I distinctly remember sitting with my two roommates last March, in grief and in shock about the state of the world, wondering if the mandates to stay at home, isolated and indoors, would inflict some sort of worldwide introspection at a deep level.
While may be take much time before any of us realize the extent in which the pandemic has affected us psychologically, one thing that I have just begun to realize is how much lays beneath the surface. As a psychologist, I’m mostly interested in “what lies beneath the surface” in emotional/conscious ways.
Throughout the pandemic, I’ve been thinking a lot about repression, not just individually, but on a scale of societal structures. As someone raised in the United States, I have begun reflecting on how much accepted, internalized, and neglected in our mainstream culture. There are so many unspoken rules and norms (and of course, spoken ones, too).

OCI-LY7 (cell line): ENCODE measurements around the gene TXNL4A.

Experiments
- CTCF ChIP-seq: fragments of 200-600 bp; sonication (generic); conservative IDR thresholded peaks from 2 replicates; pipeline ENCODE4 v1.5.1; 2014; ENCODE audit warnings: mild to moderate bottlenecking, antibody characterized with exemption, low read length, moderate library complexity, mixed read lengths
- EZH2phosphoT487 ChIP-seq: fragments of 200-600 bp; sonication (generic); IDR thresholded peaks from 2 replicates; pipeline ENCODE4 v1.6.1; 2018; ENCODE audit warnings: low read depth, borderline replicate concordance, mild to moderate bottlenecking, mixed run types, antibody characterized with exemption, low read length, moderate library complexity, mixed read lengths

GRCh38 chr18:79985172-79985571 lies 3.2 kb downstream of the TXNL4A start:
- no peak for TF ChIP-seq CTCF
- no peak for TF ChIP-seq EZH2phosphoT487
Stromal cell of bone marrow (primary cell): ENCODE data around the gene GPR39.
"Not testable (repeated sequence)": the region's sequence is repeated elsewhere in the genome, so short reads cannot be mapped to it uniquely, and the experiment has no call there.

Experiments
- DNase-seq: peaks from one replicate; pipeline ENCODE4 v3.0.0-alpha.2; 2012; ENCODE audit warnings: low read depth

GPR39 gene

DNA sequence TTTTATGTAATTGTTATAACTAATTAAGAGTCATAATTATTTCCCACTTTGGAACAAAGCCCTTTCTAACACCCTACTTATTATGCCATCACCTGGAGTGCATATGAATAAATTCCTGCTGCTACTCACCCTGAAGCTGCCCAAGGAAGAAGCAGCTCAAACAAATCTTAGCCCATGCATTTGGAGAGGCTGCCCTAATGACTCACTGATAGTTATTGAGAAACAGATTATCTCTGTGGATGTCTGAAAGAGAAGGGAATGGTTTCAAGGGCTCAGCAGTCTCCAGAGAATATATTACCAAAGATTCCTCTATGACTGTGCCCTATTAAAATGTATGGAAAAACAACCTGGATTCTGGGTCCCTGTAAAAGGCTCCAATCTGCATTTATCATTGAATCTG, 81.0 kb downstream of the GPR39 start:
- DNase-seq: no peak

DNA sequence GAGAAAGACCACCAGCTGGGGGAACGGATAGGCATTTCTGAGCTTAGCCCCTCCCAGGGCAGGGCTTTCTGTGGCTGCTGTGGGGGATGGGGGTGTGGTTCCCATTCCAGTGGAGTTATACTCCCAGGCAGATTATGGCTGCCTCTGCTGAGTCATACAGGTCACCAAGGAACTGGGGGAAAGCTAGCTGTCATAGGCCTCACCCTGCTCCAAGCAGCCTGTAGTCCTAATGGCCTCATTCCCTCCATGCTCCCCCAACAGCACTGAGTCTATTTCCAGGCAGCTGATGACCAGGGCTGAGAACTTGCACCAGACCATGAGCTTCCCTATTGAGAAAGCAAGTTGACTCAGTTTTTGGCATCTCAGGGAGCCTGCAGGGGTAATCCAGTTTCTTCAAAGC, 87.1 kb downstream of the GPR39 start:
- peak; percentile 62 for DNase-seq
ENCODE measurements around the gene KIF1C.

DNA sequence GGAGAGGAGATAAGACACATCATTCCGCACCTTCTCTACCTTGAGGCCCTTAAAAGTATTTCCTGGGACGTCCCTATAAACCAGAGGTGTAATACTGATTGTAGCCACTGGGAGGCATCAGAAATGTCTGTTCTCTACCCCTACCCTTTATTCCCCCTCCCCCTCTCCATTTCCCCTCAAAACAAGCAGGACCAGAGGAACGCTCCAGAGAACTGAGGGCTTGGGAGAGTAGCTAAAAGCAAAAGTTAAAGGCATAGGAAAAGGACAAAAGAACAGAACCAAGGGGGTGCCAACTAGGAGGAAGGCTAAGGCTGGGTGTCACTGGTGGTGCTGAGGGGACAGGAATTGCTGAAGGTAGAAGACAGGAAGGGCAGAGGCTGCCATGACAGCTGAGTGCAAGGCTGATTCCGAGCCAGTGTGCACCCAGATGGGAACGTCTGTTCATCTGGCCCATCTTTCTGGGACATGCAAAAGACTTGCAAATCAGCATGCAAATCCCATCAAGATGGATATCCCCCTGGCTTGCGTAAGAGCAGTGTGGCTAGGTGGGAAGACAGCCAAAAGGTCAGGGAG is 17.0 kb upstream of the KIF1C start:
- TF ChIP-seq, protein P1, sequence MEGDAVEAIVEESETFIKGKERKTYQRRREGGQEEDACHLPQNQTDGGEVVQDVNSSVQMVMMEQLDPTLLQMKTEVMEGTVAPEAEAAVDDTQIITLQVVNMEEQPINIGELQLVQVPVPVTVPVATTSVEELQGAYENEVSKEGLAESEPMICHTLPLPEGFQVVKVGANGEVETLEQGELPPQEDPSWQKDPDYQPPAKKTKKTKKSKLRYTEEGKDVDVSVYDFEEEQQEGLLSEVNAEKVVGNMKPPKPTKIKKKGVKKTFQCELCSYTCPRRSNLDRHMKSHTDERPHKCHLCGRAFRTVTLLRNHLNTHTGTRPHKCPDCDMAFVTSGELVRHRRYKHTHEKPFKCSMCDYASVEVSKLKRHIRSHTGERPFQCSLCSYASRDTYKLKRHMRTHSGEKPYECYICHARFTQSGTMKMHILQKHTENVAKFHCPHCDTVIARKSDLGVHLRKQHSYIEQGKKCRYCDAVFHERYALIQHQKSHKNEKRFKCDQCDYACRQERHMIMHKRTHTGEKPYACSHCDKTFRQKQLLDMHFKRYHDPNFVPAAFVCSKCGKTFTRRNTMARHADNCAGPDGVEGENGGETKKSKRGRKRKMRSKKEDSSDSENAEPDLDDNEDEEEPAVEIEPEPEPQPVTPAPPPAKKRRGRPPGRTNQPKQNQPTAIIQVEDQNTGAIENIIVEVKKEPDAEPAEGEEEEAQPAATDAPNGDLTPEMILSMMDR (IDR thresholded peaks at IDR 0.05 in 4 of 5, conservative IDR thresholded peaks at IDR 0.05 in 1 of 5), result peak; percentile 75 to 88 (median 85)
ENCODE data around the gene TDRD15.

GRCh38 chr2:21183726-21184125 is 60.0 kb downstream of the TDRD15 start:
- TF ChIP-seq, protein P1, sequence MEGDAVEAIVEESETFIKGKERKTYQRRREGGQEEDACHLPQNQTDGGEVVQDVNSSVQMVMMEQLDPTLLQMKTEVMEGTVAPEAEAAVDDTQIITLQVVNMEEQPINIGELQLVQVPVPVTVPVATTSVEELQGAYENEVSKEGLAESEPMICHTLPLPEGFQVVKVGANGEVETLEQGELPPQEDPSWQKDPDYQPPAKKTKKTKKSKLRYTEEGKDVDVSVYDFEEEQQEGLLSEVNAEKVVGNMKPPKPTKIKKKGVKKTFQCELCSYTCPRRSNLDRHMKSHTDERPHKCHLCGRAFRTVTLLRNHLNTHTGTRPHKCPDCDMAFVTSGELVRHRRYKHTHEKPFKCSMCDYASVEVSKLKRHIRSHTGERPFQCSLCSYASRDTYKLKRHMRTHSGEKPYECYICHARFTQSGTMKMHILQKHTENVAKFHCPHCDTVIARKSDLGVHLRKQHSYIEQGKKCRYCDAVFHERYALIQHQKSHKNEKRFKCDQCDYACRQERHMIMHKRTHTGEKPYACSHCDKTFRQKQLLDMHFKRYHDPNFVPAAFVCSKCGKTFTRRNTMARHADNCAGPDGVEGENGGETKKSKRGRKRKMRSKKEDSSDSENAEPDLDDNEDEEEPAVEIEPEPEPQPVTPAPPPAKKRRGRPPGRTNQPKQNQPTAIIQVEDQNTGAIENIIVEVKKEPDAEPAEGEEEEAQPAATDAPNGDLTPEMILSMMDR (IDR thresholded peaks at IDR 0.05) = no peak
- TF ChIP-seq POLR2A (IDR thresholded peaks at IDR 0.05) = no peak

The readings of this week allowed me bring my interested in the subliminal to my curiosity for higher education and structures of inequality. I was particularly interested in the infographic on characteristics of white supremacy culture. So many of these characteristics were deeply psychological: defensiveness, fundamental attribution errors.
This may be a big leap, but the conversations in these articles made me question the role that internal reflection may have on healing a racist society.
This is not at all to say that white supremacy is merely caused by unresolved psychological issues – I don’t think that’s the case, but I wonder the ways that our inability to connect with others collectively, untangle trauma, take ownership emotionally, and work toward healing have affected our unjust systems. More importantly, I’m curious about the ways that resolving these internal issues can help us bring about a more inclusive society.